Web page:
Last edited: Aug 13, 2015
7. Aug 13, 2015

### haruspex

Still not making much sense to me.
Pretend the disc is not rotating. You pull on the blue arrow rod (can't actually see a rod, is it obscured by the blue arrow?).
As soon as the support for the force sensor shifts from vertical, there will be a force necessary to counter the weight of the sensor.
The motor block holding the disc may not be positioned with its mass centre on the 'red' axis, so it will tend to rotate.
Now you add the spinning of the disc on top of these unknowns, and the whole thing becomes a mess.
What am I misinterpreting?

8. Aug 13, 2015

### TSny

Is it something like I've tried to show below?

The spinning disc and motor will have a combined angular momentum vector $\vec{L}$ in the y direction of the axes indicated. A force $\vec{F}$ applied in the y direction at the force sensor will create a torque $\vec{\tau}$ in the x direction. This torque will cause $\vec{L}$ to "precess" such that the box (that the disc is attached to) will begin to rotate about the z axis (clockwise looking down on the box).

Is this basically what is going on?

I do not understand the meaning of "pull the disc out of its axis".

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9. Aug 13, 2015

### OrangePotatoCat

This is essentially what is going on yes, and we want to get an equation so we can calculate the force that is exerted of the brown F. Or the force required

10. Aug 13, 2015

### TSny

The force required to do what, specifically?

11. Aug 13, 2015

### OrangePotatoCat

Considering we have all the center of mass of everything, the disc when spun should sit in this axis until acted upon by another force. Which is the blue arrow we have drawn. So the force required to shift the disc and block in the green arrows drawn above. If this is how the theory works and is possible.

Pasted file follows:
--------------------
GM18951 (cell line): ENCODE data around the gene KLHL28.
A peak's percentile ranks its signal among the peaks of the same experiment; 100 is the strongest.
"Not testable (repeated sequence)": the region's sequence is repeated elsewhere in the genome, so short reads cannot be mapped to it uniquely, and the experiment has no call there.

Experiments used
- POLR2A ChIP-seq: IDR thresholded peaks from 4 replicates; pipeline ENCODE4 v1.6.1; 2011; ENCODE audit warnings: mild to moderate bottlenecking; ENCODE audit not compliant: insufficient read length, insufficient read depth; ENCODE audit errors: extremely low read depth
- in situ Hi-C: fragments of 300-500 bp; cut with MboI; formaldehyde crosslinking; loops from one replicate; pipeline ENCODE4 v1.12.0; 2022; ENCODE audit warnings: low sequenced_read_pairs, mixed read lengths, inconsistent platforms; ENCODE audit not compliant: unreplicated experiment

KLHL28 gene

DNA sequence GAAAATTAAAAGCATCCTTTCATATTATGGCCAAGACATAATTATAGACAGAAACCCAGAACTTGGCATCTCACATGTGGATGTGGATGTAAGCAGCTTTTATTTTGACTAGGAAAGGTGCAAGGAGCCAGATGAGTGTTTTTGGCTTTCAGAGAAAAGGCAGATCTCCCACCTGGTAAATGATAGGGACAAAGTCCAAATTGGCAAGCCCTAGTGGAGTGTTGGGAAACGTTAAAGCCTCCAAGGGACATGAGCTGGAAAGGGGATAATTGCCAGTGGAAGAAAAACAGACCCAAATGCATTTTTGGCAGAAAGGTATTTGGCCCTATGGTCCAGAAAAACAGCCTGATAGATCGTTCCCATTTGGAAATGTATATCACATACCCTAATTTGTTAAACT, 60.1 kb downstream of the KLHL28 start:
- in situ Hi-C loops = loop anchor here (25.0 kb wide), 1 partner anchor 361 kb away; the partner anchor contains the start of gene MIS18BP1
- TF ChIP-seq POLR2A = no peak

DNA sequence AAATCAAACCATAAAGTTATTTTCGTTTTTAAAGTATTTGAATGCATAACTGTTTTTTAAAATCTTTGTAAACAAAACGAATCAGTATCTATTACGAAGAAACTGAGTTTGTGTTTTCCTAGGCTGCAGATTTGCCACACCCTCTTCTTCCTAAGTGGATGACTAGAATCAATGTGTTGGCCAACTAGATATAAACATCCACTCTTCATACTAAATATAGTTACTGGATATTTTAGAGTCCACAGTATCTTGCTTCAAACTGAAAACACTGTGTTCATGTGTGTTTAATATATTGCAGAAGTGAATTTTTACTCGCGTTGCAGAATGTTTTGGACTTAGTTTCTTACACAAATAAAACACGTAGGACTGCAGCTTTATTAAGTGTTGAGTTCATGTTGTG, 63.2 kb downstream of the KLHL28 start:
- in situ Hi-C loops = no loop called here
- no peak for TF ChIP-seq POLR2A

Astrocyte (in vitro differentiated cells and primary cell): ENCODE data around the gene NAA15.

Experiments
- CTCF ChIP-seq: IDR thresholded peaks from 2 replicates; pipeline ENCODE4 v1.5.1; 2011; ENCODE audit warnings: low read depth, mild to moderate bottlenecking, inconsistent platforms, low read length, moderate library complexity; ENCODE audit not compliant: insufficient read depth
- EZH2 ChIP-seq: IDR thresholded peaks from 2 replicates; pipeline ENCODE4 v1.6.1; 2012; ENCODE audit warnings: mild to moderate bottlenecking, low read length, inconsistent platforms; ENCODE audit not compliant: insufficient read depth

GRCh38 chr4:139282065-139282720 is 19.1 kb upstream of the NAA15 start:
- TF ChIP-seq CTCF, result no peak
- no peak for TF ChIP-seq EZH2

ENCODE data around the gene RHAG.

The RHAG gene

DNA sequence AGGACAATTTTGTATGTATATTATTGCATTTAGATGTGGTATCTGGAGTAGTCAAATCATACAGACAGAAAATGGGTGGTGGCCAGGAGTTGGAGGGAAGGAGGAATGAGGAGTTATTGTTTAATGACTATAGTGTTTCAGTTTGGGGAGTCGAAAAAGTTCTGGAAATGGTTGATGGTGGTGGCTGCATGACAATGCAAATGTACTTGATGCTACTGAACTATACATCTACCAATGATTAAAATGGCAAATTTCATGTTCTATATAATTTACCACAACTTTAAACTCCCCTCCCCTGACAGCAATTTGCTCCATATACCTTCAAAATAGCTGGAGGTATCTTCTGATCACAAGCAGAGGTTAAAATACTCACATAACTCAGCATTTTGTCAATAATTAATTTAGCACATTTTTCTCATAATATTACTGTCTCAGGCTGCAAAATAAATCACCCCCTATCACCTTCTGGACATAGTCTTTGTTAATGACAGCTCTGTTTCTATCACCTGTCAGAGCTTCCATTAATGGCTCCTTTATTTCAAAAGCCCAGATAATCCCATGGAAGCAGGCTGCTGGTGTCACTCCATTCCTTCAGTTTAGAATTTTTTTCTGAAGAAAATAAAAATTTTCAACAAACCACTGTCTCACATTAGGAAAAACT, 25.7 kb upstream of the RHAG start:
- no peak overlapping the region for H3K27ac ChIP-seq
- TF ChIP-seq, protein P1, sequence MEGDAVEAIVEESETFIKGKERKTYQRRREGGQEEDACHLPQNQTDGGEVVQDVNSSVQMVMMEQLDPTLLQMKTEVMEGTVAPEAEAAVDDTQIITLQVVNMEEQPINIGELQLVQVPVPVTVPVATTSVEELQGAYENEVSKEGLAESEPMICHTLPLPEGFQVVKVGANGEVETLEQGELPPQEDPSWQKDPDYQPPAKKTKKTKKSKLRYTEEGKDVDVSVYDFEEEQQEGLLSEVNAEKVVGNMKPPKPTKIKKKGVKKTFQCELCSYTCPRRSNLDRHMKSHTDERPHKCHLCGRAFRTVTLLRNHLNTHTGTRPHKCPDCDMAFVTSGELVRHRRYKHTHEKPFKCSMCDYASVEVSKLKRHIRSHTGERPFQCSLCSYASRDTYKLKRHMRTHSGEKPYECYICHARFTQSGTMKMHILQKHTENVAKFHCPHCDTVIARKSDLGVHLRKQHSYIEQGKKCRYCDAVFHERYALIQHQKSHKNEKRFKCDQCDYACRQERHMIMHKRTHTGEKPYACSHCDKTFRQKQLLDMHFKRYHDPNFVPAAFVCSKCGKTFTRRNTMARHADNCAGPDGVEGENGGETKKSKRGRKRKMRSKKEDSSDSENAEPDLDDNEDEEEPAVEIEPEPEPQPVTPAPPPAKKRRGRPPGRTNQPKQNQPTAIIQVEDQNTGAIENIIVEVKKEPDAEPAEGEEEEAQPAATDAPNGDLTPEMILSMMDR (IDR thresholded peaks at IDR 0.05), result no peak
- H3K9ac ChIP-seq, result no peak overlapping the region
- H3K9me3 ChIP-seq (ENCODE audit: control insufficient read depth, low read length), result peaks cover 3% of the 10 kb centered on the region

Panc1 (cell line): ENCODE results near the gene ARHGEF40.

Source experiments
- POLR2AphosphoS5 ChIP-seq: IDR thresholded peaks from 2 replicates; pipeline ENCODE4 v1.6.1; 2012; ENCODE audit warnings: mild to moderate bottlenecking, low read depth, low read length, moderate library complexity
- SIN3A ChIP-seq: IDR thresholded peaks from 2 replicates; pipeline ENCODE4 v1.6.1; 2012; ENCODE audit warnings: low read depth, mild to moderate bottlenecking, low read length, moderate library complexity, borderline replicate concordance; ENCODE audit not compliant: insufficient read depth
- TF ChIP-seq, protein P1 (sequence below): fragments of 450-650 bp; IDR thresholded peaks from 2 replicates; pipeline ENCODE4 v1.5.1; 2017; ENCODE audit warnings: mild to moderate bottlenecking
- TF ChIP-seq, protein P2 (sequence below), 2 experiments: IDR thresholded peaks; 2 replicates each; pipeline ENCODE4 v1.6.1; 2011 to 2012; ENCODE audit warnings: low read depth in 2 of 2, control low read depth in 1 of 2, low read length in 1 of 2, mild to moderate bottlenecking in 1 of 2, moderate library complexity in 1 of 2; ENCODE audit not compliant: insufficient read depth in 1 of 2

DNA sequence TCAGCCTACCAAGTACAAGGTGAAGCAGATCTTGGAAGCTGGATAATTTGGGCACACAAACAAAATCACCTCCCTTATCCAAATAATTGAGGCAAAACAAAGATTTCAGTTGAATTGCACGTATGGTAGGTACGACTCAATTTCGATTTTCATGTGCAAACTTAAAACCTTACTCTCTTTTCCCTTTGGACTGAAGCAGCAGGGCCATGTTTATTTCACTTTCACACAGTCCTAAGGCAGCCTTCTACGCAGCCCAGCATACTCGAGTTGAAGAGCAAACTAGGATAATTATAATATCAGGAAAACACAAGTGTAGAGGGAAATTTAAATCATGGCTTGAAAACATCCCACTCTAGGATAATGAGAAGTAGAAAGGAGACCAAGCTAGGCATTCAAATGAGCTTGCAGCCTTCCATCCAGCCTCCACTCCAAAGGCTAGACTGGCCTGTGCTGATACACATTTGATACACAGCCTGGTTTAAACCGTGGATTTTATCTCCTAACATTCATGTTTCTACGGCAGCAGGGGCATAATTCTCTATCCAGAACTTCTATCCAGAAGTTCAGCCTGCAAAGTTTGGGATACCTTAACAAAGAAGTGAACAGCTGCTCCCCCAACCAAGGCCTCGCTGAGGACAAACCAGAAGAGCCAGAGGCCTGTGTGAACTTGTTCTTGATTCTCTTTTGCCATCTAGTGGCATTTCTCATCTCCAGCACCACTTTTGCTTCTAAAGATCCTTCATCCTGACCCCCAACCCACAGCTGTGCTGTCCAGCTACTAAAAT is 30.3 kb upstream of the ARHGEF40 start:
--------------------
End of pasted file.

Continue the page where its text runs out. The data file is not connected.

12. Aug 14, 2015

### andrevdh

This might help?

Vector quantities:
the net torque applied at the force sensor (blue arrow) - τnet - and the angular momentum of the spinning disc L end vector quantities
are related by

τnet = dL/dt

that is the applied torque to the spinning disc is equal to the rate of change of its angular momentum

See for instance HyperPhysics website http://hyperphysics.phy-astr.gsu.edu/hbase/hframe.html → Precession

In my diagram the force sensor (your blue arrow) tends to rotate the disc anticlockwise upwards with a force Ffs . This sets up a torque τout on the disc, which points out of the page. Causing the disc to rotate upwards (green arrow).

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Last edited: Aug 14, 2015
13. Aug 14, 2015

### TSny

Here's my guess as to what will basically happen when the force is applied at the force sensor. I might be overlooking something.

Initially, there will not be much movement of the box/disc in your green direction (pendulum direction) and the box/disc will begin rotating as shown by your red arrow. The system is sort of "resisting" moving in the green direction due to gyroscopic effect. As the box/disc rotates toward 90 degree in the red direction from its original position, you will get more motion in the green direction.

If you were to start the box/disc already rotated 90 degrees (in red direction) from what is shown in your picture, then the angular momentum of the system would initially be in the x direction of my picture. Then when you apply the force F in the y direction, the system will easily move in the green direction and there will be little, if any, rotation in the red direction.